The Craft of Writing – Film Focus – The Interface
R1A 005 | CCN: 31531
Location: Dwinelle 89
Date and Time: TU, TH 5:00pm - 6:29pm
The word “interface” suggests the graphical user interfaces (GUIs) of our devices that facilitate human-computer interactions. With the “internet of things” and “metaverse,” we encounter digital technologies whose interfaces become difficult to perceive, as they are designed to seamlessly integrate with both our environments and our bodies. Indeed, our attention to an interface as such may only come into our awareness when a technology stops working. While technological breakdown may seem like the exception rather than the rule these days, interfaces are in fact spaces of extreme tension. In the field of Software Studies, they have been defined as junctures, whether it be a machine-machine or a human-machine coupling, where two incompatible systems with an “asymmetry of powers” meet and exchange information. This course will treat the interface as any such site of exchange between two things that must be made legible to and compatible to one another. We will trace the ways in which interface operations negotiate, consolidate, or distribute various forms of power (e.g., computational, political, environmental). We will ask how interfaces contend with, overcome, or exacerbate asymmetries between phenomenological experience, computational procedures, and geological and other natural processes.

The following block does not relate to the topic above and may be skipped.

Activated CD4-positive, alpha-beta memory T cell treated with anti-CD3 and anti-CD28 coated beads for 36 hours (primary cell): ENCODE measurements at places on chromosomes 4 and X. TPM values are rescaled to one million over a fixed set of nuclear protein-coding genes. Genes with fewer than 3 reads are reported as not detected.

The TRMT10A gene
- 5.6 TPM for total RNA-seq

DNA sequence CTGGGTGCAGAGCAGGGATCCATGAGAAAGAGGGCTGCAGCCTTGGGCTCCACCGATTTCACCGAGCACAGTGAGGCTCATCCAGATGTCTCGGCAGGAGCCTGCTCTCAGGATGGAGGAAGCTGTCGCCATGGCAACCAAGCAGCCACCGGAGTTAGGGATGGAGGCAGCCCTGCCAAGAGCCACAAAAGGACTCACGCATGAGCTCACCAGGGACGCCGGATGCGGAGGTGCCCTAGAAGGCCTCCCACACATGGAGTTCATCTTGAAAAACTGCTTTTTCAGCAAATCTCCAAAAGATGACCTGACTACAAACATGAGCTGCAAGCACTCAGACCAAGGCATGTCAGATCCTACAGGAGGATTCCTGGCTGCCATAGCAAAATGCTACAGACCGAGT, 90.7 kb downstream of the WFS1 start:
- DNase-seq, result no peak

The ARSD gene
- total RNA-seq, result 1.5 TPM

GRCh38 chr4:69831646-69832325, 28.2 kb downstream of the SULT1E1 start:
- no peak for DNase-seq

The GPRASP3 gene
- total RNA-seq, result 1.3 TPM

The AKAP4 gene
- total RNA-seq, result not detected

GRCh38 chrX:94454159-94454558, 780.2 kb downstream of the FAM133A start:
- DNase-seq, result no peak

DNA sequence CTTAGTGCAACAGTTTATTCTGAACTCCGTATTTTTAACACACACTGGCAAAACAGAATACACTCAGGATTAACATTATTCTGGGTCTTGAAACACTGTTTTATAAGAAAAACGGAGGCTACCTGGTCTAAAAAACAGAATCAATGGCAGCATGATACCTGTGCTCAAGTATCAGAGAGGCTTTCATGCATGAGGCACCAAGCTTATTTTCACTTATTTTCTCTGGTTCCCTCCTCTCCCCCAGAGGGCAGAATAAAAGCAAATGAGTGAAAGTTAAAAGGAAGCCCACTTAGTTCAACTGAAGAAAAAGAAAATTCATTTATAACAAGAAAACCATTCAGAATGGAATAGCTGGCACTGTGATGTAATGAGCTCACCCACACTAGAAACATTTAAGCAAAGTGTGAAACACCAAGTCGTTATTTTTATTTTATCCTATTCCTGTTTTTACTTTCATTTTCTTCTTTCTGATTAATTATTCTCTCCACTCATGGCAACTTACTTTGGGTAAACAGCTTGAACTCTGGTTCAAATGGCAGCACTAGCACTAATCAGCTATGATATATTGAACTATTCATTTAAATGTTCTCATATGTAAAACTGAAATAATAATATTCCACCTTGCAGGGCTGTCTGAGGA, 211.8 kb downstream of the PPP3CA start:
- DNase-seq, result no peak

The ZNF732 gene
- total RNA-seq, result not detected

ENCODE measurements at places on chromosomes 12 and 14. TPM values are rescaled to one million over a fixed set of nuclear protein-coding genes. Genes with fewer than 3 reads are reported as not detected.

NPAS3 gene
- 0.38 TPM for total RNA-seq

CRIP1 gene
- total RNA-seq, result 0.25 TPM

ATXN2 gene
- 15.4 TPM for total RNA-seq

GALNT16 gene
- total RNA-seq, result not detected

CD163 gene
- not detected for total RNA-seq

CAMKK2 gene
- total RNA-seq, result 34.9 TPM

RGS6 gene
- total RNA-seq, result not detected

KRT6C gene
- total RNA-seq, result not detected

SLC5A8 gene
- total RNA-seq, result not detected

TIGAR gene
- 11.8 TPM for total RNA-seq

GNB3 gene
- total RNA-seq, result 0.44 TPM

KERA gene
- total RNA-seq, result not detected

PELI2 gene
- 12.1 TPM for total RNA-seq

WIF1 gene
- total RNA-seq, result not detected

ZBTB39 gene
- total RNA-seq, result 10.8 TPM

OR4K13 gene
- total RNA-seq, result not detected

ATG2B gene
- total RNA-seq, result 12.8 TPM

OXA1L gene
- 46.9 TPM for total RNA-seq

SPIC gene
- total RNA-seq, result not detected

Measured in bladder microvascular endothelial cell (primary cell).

The semester will begin with a focus on familiar hardware and software interfaces, as well as cultural and artistic representations of them (e.g., as in Minority Report (2002). We will analyze the ways in which digital technologies integrate with the built and natural environment, as well as with users’ (differently abled) bodies. Then, we will expand our focus to look at interfaces at different scales, from the planetary to the cultural, from the bodily to the microscopic. We will read media studies and digital studies scholarship theorizing, for example, the mining of geological substrates, the infrastructural conditions of the internet, the political and social implications of networked culture, phenomenological encounters with digitally rendered images, and manipulations of DNA. Students will learn to analyze visual texts and technical objects, as well as perform close readings of theoretical texts. Through a weekly writing journal and two formal papers, students will learn to write analytically, work with evidence from primary and secondary sources, and develop clear and convincing arguments.